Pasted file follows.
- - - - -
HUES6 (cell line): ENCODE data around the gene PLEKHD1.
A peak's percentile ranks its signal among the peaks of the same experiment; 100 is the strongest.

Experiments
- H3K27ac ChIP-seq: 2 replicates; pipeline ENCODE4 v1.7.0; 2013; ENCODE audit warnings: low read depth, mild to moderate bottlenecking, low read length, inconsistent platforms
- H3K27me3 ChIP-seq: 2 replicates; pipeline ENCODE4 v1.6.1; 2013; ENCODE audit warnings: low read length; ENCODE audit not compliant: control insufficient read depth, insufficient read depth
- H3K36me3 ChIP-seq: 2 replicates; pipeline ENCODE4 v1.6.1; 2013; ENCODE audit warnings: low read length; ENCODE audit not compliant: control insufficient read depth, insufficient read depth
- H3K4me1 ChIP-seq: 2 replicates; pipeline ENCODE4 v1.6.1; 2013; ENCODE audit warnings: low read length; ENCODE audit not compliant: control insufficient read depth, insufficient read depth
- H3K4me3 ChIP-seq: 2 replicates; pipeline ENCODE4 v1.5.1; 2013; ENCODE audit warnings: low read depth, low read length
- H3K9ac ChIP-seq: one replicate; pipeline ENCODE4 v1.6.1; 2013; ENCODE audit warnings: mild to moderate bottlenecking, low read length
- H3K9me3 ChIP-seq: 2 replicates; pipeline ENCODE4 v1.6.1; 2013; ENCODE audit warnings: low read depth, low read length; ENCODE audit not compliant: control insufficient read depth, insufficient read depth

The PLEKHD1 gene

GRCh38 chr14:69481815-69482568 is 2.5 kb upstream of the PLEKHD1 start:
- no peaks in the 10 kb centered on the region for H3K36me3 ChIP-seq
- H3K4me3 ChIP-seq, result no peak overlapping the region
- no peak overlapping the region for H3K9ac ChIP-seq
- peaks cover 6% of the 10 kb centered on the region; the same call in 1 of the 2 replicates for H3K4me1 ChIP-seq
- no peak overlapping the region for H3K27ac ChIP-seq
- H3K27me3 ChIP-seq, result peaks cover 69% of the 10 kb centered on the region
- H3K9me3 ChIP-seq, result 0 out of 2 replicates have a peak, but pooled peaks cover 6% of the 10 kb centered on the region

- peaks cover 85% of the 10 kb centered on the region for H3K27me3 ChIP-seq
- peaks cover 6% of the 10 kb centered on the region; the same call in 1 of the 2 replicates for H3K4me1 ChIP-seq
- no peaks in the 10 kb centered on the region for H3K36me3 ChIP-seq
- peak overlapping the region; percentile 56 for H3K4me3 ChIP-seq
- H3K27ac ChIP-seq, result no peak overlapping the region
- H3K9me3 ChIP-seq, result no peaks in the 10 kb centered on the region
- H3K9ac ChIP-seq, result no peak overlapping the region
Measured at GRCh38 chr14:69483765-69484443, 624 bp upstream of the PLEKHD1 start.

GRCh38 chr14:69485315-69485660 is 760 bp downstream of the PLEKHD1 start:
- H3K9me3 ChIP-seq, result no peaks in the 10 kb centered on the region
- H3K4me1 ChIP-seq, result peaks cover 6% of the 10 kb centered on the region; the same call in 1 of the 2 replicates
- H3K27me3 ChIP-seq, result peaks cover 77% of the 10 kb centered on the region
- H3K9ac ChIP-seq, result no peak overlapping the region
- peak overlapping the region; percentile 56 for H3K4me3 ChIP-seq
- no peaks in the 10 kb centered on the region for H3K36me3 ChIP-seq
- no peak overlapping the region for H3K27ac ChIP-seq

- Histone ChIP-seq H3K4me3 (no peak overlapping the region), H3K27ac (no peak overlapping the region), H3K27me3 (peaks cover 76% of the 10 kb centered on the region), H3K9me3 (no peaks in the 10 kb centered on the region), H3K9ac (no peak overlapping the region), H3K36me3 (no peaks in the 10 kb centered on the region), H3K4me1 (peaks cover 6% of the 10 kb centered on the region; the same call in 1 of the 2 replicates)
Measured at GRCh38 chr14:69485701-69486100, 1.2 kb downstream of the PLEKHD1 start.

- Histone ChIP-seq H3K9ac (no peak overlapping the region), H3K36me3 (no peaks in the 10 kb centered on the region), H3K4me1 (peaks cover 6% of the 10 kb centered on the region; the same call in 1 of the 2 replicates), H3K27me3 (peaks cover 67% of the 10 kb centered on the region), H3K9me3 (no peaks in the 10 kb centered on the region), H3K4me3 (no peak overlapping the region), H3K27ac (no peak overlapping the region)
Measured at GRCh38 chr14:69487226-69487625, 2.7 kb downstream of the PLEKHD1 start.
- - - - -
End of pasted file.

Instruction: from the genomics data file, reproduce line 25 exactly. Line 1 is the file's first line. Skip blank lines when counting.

- H3K9me3 ChIP-seq, result no peaks in the 10 kb centered on the region